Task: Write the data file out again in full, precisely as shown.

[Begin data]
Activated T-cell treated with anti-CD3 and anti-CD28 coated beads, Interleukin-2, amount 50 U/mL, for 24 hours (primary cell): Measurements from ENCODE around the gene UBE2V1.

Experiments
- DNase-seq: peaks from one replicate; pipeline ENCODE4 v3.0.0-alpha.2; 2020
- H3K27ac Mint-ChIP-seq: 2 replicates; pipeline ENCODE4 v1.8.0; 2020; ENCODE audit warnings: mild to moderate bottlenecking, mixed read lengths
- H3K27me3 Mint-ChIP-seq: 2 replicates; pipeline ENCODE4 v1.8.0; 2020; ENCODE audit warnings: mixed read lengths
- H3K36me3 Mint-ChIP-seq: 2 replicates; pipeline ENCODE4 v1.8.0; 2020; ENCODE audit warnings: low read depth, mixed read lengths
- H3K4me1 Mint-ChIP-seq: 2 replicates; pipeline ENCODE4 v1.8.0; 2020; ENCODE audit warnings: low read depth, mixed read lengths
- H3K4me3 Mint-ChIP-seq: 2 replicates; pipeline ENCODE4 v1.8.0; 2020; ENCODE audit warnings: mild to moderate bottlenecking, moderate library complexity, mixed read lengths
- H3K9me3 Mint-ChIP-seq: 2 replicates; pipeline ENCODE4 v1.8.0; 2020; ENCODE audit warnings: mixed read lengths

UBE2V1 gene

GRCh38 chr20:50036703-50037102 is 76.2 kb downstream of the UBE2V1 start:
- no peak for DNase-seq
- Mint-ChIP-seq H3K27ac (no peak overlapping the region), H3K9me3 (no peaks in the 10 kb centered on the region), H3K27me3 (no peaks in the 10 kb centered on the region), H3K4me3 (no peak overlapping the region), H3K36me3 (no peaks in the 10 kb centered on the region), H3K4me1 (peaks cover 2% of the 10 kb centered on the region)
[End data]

Activated T-cell treated with anti-CD3 and anti-CD28 coated beads, Interleukin-2, amount 50 U/mL, for 24 hours (primary cell): Measurements from ENCODE around the gene UBE2V1.

Experiments
- DNase-seq: peaks from one replicate; pipeline ENCODE4 v3.0.0-alpha.2; 2020
- H3K27ac Mint-ChIP-seq: 2 replicates; pipeline ENCODE4 v1.8.0; 2020; ENCODE audit warnings: mild to moderate bottlenecking, mixed read lengths
- H3K27me3 Mint-ChIP-seq: 2 replicates; pipeline ENCODE4 v1.8.0; 2020; ENCODE audit warnings: mixed read lengths
- H3K36me3 Mint-ChIP-seq: 2 replicates; pipeline ENCODE4 v1.8.0; 2020; ENCODE audit warnings: low read depth, mixed read lengths
- H3K4me1 Mint-ChIP-seq: 2 replicates; pipeline ENCODE4 v1.8.0; 2020; ENCODE audit warnings: low read depth, mixed read lengths
- H3K4me3 Mint-ChIP-seq: 2 replicates; pipeline ENCODE4 v1.8.0; 2020; ENCODE audit warnings: mild to moderate bottlenecking, moderate library complexity, mixed read lengths
- H3K9me3 Mint-ChIP-seq: 2 replicates; pipeline ENCODE4 v1.8.0; 2020; ENCODE audit warnings: mixed read lengths

UBE2V1 gene

GRCh38 chr20:50036703-50037102 is 76.2 kb downstream of the UBE2V1 start:
- no peak for DNase-seq
- Mint-ChIP-seq H3K27ac (no peak overlapping the region), H3K9me3 (no peaks in the 10 kb centered on the region), H3K27me3 (no peaks in the 10 kb centered on the region), H3K4me3 (no peak overlapping the region), H3K36me3 (no peaks in the 10 kb centered on the region), H3K4me1 (peaks cover 2% of the 10 kb centered on the region)